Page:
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January 2017

Why the IoT needs standardization

Interview with Sangkeun Yoo, Convener for ISO/IEC JTC 1/WG 10: Internet of Things

The Internet of Things (IoT) is already part of our lives. It’s penetrated our smart cities and homes, agriculture, automotive/transportation, energy management, entertainment, healthcare, industrial automation and retail environments. It comprises billions of connected, sensorized devices and systems which help to simplify work and personal tasks. As it grows, the different systems and platforms will need to be interoperable, which can be achieved through standardization.

January 2017

Hearing lots of voices?

AI takes connected devices to the next level

In our smart world, a huge number of devices are part of the Internet of Things (IoT), or becoming so, many of them integrated with our homes, cities, manufacturing or transport systems and infrastructures. Added to this, a growing number of connected consumer devices, appliances and systems are able to carry out many human daily tasks in the home or workplace, whether for healthcare or entertainment. Research by Gartner forecasts the number of connected things will reach 20.8 billion by 2020, of which 13.5 billion will be from the consumer sector.

2016
November 2016

Moving from the core to the edge

Scaling to support the Internet of Things’ trillions of sensors and billions of systems

The IEC has initiated a White Paper dedicated to Vertical Edge Intelligence in cooperation with Fraunhofer Institute’s FOKUS NGNI

October 2016

Sensor networks, wearable printed electronics and AAL

Wearable printed electronics will play a central role in Active Assisted Living

Sensors provide information about objects, or people and their environment. Networks of sensors in the shape of wearable electronics and integrated into the living environment will support Active Assisted Living (AAL) into the future. Sensors and printed electronics will be increasingly integrated into smart wearable devices to facilitate the implementation of AAL.

October 2016

Rapid growth in home use of medical devices requires new standards

IEC work underpins fast growing support for home use of health and wellness devices

Why are home use medical and wellness devices drawing so much attention and growing at an explosive rate? It could be argued that this results from the nexus of the Internet of Things (IoT), the “super-aging” of societies around the world (which is directly tied to patients wanting to be comfortable in their home environments instead of in sterile impersonal clinical environments), the portability of devices, the growth of wearable technologies, the increasing costs of healthcare and the huge regulatory burden/costs of obtaining approval by national regulators. Also, there has been significant growth in the number of standards and regulations that apply to medical devices, especially around software, health informatics, privacy and security issues.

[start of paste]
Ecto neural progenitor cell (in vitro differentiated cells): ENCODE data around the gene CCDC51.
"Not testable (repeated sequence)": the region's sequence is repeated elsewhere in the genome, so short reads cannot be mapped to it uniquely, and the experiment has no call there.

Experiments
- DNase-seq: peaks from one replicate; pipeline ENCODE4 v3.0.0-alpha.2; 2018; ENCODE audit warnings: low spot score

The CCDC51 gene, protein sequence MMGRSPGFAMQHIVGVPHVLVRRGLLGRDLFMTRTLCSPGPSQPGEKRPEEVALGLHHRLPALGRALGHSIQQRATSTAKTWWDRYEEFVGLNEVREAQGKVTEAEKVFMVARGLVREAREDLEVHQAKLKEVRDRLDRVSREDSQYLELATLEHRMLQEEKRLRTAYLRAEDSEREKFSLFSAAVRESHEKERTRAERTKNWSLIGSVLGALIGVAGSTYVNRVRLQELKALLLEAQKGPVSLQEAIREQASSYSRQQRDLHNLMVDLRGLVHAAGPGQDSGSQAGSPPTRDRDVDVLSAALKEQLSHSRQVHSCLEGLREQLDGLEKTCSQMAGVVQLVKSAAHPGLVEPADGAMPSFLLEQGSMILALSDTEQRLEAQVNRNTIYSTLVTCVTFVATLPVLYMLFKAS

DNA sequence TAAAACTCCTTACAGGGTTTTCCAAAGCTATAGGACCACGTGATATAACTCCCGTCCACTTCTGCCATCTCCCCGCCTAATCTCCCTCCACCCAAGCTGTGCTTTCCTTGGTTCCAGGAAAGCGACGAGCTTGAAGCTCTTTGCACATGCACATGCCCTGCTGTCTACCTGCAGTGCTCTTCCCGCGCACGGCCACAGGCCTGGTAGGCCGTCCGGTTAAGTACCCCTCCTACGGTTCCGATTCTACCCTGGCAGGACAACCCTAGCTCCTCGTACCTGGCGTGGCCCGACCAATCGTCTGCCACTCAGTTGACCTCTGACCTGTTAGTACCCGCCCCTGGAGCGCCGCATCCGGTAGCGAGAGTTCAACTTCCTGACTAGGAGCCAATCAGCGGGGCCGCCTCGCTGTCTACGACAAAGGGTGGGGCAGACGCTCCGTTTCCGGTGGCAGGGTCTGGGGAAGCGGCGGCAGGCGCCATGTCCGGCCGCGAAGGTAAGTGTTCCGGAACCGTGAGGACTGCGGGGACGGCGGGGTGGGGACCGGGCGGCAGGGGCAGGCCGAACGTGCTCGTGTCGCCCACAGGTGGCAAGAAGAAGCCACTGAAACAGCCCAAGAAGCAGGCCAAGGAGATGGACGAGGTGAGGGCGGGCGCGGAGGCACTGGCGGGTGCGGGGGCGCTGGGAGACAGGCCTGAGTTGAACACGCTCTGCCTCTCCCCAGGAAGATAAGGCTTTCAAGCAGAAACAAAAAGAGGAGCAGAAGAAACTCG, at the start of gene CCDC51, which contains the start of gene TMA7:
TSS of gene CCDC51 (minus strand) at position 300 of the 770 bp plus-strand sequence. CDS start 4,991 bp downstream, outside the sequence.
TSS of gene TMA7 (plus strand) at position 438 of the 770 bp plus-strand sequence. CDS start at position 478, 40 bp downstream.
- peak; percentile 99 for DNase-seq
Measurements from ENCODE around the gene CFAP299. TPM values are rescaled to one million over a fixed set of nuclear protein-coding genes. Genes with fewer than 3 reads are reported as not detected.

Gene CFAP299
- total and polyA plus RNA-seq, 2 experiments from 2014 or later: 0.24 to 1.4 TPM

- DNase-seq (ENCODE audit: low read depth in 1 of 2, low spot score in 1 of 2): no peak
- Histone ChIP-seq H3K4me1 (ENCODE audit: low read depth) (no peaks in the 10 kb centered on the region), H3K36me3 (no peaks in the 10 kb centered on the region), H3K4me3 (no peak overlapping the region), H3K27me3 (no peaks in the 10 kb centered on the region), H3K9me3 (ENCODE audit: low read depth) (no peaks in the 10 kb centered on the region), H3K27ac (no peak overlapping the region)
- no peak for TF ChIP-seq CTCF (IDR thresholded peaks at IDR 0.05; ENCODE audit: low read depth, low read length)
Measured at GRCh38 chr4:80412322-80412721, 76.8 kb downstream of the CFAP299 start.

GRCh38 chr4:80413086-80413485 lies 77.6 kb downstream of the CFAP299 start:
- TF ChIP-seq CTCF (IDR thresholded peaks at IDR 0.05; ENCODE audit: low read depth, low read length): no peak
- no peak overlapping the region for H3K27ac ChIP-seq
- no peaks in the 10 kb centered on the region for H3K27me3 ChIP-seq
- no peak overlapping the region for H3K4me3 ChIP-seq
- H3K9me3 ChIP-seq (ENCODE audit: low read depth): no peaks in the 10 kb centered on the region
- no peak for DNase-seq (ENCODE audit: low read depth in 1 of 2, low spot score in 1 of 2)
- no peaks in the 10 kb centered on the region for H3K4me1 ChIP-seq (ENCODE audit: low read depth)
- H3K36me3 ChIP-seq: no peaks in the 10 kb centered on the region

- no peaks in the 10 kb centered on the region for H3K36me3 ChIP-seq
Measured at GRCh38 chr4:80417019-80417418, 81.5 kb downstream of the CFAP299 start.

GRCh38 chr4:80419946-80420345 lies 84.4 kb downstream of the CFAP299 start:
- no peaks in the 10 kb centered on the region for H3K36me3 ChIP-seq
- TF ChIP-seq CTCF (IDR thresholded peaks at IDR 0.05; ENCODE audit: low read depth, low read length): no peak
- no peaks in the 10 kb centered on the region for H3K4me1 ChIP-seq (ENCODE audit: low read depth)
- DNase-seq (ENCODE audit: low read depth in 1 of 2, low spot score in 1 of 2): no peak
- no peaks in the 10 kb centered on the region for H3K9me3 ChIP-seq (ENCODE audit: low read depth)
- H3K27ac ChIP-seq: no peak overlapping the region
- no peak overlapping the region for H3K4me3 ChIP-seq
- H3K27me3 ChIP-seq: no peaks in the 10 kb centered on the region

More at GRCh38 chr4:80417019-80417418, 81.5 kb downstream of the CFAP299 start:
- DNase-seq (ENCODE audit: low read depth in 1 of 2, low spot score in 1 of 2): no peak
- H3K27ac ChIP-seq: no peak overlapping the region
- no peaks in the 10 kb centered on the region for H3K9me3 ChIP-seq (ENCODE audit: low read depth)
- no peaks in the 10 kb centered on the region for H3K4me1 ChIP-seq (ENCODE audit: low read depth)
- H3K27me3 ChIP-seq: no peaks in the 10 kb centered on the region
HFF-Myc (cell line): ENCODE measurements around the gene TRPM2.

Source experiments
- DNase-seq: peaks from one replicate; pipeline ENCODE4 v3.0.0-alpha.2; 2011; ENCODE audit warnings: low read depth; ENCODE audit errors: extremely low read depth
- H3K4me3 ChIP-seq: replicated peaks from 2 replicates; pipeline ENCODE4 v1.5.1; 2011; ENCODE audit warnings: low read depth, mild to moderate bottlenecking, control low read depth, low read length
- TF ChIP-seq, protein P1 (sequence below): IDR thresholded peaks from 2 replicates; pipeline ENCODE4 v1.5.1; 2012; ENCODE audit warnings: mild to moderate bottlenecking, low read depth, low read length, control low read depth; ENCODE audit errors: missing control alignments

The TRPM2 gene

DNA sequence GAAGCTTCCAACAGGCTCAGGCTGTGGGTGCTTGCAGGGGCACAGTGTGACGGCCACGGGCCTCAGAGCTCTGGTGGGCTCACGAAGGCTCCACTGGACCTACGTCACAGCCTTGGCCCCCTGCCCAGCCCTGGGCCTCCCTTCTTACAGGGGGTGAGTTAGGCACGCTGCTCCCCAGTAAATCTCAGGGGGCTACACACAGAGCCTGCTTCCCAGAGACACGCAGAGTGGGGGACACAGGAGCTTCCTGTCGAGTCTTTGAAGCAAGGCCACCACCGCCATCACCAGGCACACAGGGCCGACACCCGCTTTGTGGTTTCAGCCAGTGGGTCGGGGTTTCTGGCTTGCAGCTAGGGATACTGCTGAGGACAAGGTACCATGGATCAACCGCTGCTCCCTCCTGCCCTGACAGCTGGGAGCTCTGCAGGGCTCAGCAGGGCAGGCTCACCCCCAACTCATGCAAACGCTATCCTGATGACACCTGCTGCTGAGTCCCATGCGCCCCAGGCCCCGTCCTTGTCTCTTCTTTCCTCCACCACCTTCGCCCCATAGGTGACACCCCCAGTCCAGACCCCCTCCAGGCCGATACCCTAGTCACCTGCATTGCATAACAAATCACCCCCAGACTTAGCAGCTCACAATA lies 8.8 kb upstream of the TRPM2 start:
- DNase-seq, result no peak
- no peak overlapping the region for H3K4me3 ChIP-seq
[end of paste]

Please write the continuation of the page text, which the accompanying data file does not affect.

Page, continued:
August 2016

The technology that makes our world tick

International Standards contribute to the prevention of cyberattacks

As more areas of our lives become connected to the Internet of Things (IoT), the work of experts in ISO/IEC Joint Technical Committee (JTC) 1: Information Technology, who develop worldwide International Standards for business and consumer applications in Information and Communication Technologies (ICT), is increasingly crucial. 

August 2016

Printing electronics anywhere

Printed electronics, a fairly new kid on the block, is set to revolutionize industry

Although a relatively new technology, printed electronics has already proven a disruptive, yet creative process that allows the production of new low-cost electronic devices. It has started transforming the electronics industry and many other domains. This new technology led to the creation, in 2011, of IEC Technical Committee (TC) 119.

January 2016

Printed electronics

The challenge of Systems Integration

The IEC covers technologies at many phases of industrialization. Printed Electronics is still in the very early stages of introduction into industry – a good time to start the standardization process. IEC Technical Committee (TC) 119: Printed electronics, is a relatively new Technical Committee, created to lead the standardization effort. However, like many new technologies, printed electronics cannot make the transition into industry in isolation. The IEC configuration of TCs and liaison structures is poised to help facilitate this transition. One field in which printed electronics could make a significant contribution is that of wearable smart devices (WSDs).

2015
December 2015

Smart toys for clever kids

Sensors animate toy robots in innovative ways for playing and learning

Over the centuries, toys have evolved from dolls of stone, terracotta, wax or wood depicting humans, to today’s animated toy robots which can walk, jump, roll, spin, flip, kick, pick up objects, dance, talk and respond to certain voice commands. Unlike the doll that repeated a few simple phrases with the pull of a cord, or the wind-up robot that shuffled across the floor until it ran down, these modern toys are sophisticated and require more active users.

December 2015

Focus on smart, innovative technologies

IEC President Dr Junji Nomura addresses Council

Electricity and electronics are increasingly in everything, even in devices that were purely mechanical before. Not only individual products, but whole companies need to be able to work with each other to come up with technology solutions for increasingly large systems. In his address to Council Nomura sent a strong message: IEC National Committees (NCs) have a key role to play in promoting IEC work. They are the IEC! More than ever, NCs need to represent all national stakeholders and send the right experts to participate in IEC work at the global level.